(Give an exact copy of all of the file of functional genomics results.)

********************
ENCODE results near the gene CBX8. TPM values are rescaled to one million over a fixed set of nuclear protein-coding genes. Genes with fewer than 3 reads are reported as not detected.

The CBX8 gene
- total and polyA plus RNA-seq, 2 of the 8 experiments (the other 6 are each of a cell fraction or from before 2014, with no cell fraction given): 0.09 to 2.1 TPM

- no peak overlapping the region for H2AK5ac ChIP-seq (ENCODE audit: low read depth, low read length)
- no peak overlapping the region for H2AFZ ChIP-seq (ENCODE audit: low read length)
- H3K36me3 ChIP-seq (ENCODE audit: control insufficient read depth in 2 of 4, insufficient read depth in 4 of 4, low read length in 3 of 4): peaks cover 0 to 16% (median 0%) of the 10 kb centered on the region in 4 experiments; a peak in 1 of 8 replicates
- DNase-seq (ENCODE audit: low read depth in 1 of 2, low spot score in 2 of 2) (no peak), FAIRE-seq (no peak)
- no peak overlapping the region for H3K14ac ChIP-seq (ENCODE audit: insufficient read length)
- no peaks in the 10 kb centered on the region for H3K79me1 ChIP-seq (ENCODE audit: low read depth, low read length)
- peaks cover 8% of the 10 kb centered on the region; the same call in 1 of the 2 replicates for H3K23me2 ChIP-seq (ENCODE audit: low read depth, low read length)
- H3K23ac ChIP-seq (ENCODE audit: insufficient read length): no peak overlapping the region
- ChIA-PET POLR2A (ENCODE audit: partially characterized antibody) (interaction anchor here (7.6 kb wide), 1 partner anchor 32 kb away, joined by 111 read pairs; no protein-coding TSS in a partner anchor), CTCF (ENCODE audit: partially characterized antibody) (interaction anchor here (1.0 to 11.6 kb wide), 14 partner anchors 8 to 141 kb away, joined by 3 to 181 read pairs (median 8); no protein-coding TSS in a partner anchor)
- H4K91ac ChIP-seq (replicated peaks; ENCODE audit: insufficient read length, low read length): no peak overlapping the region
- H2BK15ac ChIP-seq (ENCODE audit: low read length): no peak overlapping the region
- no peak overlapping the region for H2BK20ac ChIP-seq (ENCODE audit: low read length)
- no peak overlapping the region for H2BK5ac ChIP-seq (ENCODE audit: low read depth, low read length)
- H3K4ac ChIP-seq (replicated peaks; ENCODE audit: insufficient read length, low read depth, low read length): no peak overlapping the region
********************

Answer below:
ENCODE results near the gene CBX8. TPM values are rescaled to one million over a fixed set of nuclear protein-coding genes. Genes with fewer than 3 reads are reported as not detected.

The CBX8 gene
- total and polyA plus RNA-seq, 2 of the 8 experiments (the other 6 are each of a cell fraction or from before 2014, with no cell fraction given): 0.09 to 2.1 TPM

- no peak overlapping the region for H2AK5ac ChIP-seq (ENCODE audit: low read depth, low read length)
- no peak overlapping the region for H2AFZ ChIP-seq (ENCODE audit: low read length)
- H3K36me3 ChIP-seq (ENCODE audit: control insufficient read depth in 2 of 4, insufficient read depth in 4 of 4, low read length in 3 of 4): peaks cover 0 to 16% (median 0%) of the 10 kb centered on the region in 4 experiments; a peak in 1 of 8 replicates
- DNase-seq (ENCODE audit: low read depth in 1 of 2, low spot score in 2 of 2) (no peak), FAIRE-seq (no peak)
- no peak overlapping the region for H3K14ac ChIP-seq (ENCODE audit: insufficient read length)
- no peaks in the 10 kb centered on the region for H3K79me1 ChIP-seq (ENCODE audit: low read depth, low read length)
- peaks cover 8% of the 10 kb centered on the region; the same call in 1 of the 2 replicates for H3K23me2 ChIP-seq (ENCODE audit: low read depth, low read length)
- H3K23ac ChIP-seq (ENCODE audit: insufficient read length): no peak overlapping the region
- ChIA-PET POLR2A (ENCODE audit: partially characterized antibody) (interaction anchor here (7.6 kb wide), 1 partner anchor 32 kb away, joined by 111 read pairs; no protein-coding TSS in a partner anchor), CTCF (ENCODE audit: partially characterized antibody) (interaction anchor here (1.0 to 11.6 kb wide), 14 partner anchors 8 to 141 kb away, joined by 3 to 181 read pairs (median 8); no protein-coding TSS in a partner anchor)
- H4K91ac ChIP-seq (replicated peaks; ENCODE audit: insufficient read length, low read length): no peak overlapping the region
- H2BK15ac ChIP-seq (ENCODE audit: low read length): no peak overlapping the region
- no peak overlapping the region for H2BK20ac ChIP-seq (ENCODE audit: low read length)
- no peak overlapping the region for H2BK5ac ChIP-seq (ENCODE audit: low read depth, low read length)
- H3K4ac ChIP-seq (replicated peaks; ENCODE audit: insufficient read length, low read depth, low read length): no peak overlapping the region